HARARE – Econet Wireless, a diversified telecommunications group, is mulling introducing a health test kit for rural folk that will use cellphones.
Dubbed the Econet Disease Surveillance Network (EDSN), it is designed to help villagers achieve a stable health condition at no cost.
Strive Masiyiwa, the executive chairperson and founder of the Econet Wireless Group revealed the plan on his Facebook page.
Masiyiwa said Econet Wireless research and development team was working with partners in America to develop a test kit for malaria, HIV, dengue, influenza and Hepatitis B using mobile phones.
“A test kit which can be installed at any rural clinic or hospital will use a blood sample through a simple finger prick is taken and placed on a cartridge containing a strip of absorbent paper impregnated with antibodies,” Masiyiwa said.
“If the person has an infection, the paper changes colour.”
The Econet Wireless founder said the absorbent paper will then be photographed using a simple cellphone camera, supplied as part of the kit.
“The picture of the sample is beamed over our network to a special computer which processes it and provides a diagnosis which is sent back to the remote clinic, in a matter of seconds, by SMS. The computer also collates the data to enable public health officials to know the spread of diseases, in the country.”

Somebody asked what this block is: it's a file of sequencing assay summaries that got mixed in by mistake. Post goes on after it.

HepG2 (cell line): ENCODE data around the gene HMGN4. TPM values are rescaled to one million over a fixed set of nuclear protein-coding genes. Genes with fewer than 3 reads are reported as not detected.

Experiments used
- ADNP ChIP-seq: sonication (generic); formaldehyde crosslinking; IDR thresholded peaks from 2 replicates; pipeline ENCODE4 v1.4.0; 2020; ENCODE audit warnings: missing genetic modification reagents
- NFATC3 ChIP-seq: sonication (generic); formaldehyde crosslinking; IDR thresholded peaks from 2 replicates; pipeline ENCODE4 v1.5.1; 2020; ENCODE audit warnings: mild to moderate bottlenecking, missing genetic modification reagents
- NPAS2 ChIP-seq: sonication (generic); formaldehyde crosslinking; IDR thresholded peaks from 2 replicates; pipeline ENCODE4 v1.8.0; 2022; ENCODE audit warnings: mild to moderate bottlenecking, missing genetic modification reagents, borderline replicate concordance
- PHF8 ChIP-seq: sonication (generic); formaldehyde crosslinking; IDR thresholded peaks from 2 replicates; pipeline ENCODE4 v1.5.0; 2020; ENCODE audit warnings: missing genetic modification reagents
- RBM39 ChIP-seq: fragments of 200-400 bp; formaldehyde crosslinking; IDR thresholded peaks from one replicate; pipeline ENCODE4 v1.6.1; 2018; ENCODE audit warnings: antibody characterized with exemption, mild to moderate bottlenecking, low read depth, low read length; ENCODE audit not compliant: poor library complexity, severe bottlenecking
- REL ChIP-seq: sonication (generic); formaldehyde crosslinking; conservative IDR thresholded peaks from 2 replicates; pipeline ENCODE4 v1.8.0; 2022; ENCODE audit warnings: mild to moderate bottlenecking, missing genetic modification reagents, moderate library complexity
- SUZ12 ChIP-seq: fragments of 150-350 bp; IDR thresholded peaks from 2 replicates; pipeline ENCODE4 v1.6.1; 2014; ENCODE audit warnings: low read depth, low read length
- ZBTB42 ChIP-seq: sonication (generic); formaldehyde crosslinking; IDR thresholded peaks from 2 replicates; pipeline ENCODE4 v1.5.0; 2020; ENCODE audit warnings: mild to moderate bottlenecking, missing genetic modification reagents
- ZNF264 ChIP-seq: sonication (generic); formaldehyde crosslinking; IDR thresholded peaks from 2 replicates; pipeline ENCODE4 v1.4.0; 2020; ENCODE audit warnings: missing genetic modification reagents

Masiyiwa said so far, they had the capacity to test for five diseases which are malaria, HIV, dengue, influenza and hepatitis B.
“The test kit not only enables thousands of people to be tested and treated, but it also allows governments to be able to monitor the movement real time of any of these diseases, enabling them to react quickly to major outbreaks,” Masiyiwa said.
He said they were currently testing this system and hope to eventually get such systems installed in every African country.
“Our team is led by Dr Precious Lunga, a medical specialist, who joined our team to lead our health initiatives,” Masiyiwa said. “My vision, however, is that within 10 years, people will be testing themselves for diseases, using their cell phones.”
Zimbabwe’s health sector, once among the best in sub-Saharan Africa, collapsed during the nation’s 2008 economic crisis, when hyperinflation of 231 million percent made public hospitals to temporarily close down as they ran out of medicines, while skilled health workers left the country in droves to pursue better opportunities elsewhere.
The health system has been struggling to recover ever since, causing maternal mortality to shoot up to 790 deaths per 100 000 live births in 2012, from 390 deaths in 1990.